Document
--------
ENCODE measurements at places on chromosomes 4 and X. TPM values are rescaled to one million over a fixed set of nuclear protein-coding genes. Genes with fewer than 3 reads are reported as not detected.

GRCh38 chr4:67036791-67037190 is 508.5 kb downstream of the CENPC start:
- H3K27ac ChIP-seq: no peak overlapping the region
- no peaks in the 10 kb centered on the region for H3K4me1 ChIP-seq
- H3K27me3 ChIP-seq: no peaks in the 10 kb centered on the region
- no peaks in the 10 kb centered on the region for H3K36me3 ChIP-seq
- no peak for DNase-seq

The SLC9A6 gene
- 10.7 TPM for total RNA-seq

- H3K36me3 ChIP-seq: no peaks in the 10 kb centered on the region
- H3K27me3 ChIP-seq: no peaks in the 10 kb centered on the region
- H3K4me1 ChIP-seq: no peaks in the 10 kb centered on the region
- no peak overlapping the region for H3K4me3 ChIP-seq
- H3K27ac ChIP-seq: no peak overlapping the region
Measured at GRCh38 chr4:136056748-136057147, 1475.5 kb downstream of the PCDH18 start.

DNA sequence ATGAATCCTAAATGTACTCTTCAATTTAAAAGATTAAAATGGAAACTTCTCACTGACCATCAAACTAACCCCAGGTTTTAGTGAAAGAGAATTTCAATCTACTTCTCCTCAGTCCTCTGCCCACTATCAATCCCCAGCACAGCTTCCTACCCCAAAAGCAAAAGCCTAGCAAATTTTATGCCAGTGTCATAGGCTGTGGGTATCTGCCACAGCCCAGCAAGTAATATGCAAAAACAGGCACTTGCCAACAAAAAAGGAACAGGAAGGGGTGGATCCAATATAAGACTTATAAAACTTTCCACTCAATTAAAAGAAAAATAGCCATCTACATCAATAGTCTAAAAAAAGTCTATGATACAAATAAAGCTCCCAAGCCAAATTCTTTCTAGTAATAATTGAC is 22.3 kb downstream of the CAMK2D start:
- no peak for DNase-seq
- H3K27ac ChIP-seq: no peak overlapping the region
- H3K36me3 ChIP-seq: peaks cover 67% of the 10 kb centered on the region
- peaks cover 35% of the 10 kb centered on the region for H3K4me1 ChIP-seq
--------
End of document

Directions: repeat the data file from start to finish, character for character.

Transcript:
ENCODE measurements at places on chromosomes 4 and X. TPM values are rescaled to one million over a fixed set of nuclear protein-coding genes. Genes with fewer than 3 reads are reported as not detected.

GRCh38 chr4:67036791-67037190 is 508.5 kb downstream of the CENPC start:
- H3K27ac ChIP-seq: no peak overlapping the region
- no peaks in the 10 kb centered on the region for H3K4me1 ChIP-seq
- H3K27me3 ChIP-seq: no peaks in the 10 kb centered on the region
- no peaks in the 10 kb centered on the region for H3K36me3 ChIP-seq
- no peak for DNase-seq

The SLC9A6 gene
- 10.7 TPM for total RNA-seq

- H3K36me3 ChIP-seq: no peaks in the 10 kb centered on the region
- H3K27me3 ChIP-seq: no peaks in the 10 kb centered on the region
- H3K4me1 ChIP-seq: no peaks in the 10 kb centered on the region
- no peak overlapping the region for H3K4me3 ChIP-seq
- H3K27ac ChIP-seq: no peak overlapping the region
Measured at GRCh38 chr4:136056748-136057147, 1475.5 kb downstream of the PCDH18 start.

DNA sequence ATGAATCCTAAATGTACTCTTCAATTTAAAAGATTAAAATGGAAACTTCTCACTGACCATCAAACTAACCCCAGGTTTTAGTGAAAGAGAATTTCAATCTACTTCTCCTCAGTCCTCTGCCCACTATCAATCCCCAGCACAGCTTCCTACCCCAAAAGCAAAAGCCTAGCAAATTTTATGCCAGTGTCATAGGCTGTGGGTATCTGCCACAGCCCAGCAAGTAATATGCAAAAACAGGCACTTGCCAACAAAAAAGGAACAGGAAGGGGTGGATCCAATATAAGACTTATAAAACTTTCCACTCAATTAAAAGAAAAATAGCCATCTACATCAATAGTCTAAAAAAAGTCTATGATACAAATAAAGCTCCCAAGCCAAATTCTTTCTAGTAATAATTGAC is 22.3 kb downstream of the CAMK2D start:
- no peak for DNase-seq
- H3K27ac ChIP-seq: no peak overlapping the region
- H3K36me3 ChIP-seq: peaks cover 67% of the 10 kb centered on the region
- peaks cover 35% of the 10 kb centered on the region for H3K4me1 ChIP-seq